4. Falling into the vague branding trap. But then again, don’t go the opposite direction and develop brand guidelines and elements that reveal nothing about your company and its value proposition. Chances are you’ve seen this before in generic logos or in marketing language that’s downright repetitive. For example “best-selling” books, “championship” golf courses and “award-winning” ad agencies really don’t mean anything.

Daniel Burstein, director of editorial content for MECLABS calls this type of lazy branding “wallpaper copywriting” or the use of vague, catch-all nonsense that’s been repeated so often it’s lost all meaning.

So what’s the solution? Clear language, logos and imagery. For a great example, take a look at the following screenshot of mobile-payment processor Square’s landing page. Not only does the company’s logo mimic the product in a way that’s unmistakable, the value proposition stated in the company’s tagline “Start accepting credit cards today” is clear.

7 Stupid Branding Mistakes Your Small Business is Making

5. “Cheating” on your brand guidelines. So you’ve sat down, crafted careful brand guidelines and begun implementing them across all of your company’s marketing materials and online properties. But two months down the road, you need to create a new ad for a product line you’re launching, and it’d be really great if you could use a few colors outside of the palette you specified out in your branding documentation.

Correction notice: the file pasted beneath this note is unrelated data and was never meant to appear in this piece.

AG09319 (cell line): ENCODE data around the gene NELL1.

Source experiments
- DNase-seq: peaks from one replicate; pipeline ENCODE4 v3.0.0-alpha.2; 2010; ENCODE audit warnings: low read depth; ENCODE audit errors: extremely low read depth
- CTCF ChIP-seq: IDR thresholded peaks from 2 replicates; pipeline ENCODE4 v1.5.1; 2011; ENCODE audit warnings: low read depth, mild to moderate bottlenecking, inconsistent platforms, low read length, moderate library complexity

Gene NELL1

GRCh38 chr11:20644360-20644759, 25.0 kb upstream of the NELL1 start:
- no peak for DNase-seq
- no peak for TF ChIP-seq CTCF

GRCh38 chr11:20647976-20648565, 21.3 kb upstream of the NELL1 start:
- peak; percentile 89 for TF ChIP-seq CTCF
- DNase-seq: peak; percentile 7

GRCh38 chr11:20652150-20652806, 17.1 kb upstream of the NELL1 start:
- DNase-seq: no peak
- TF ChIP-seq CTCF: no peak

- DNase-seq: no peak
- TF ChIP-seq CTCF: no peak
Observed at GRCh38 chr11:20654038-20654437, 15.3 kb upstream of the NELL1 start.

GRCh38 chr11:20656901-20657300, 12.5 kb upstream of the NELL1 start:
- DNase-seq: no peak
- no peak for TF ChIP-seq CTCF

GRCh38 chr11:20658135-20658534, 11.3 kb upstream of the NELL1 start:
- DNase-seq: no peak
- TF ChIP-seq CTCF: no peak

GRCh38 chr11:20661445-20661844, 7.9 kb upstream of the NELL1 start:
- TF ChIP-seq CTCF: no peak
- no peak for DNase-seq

Can you do it? Of course you can. But keep in mind, every time you deviate from your stated brand guidelines, you dilute their power by some small amount. By doing so, you’re essentially introducing a new brand image to your customers, diminishing the strength of the association they’d have to a more unified branding campaign.

6. Not policing your brand’s usage. Developing and implementing your small business’s brand guidelines is only half the battle. In addition, you’ve got to be proactive about monitoring where and how others are using your branded elements on your behalf. If not, you could have competitors creating a logo that looks similar, a review website using your logo and not linking back or a partner publishing an ad featuring your logo but with the wrong colors.

Forgetting about your brand message

If you’re focusing too much on the design side of your brand, then you are probably forgetting about your brand message which is an essential part of building a successful brand. Your brand message needs just as much, if not more, attention than your design because its how you are communicating with your audience. It’s how you speak to them and tell them that you have the solution to your problem. Your brand message holds so much importance to your brand strategy and growth and cannot be forgotten.

Let’s say you’ve built an amazing brand and checked all the boxes you were supposed to when developing your brand. You haven’t made any mistakes so far. Great! But have you kept up with your brand after you first created it? Have you maintained it? Or did you set it and forget it? Building a brand is not a one-time thing that you can do and never touch again. It is an ongoing process that you have to develop over time.

How to fix: Your brand will evolve as your business evolves and requires attention every so often to make sure that it is still aligned with where your business is currently and where it’s headed in the future.


Next Step

Whether you work with a brand strategist or go the DIY route, taking the time to work through the faulty pieces of your brand is the best way to get back on track with building your brand more intentionally.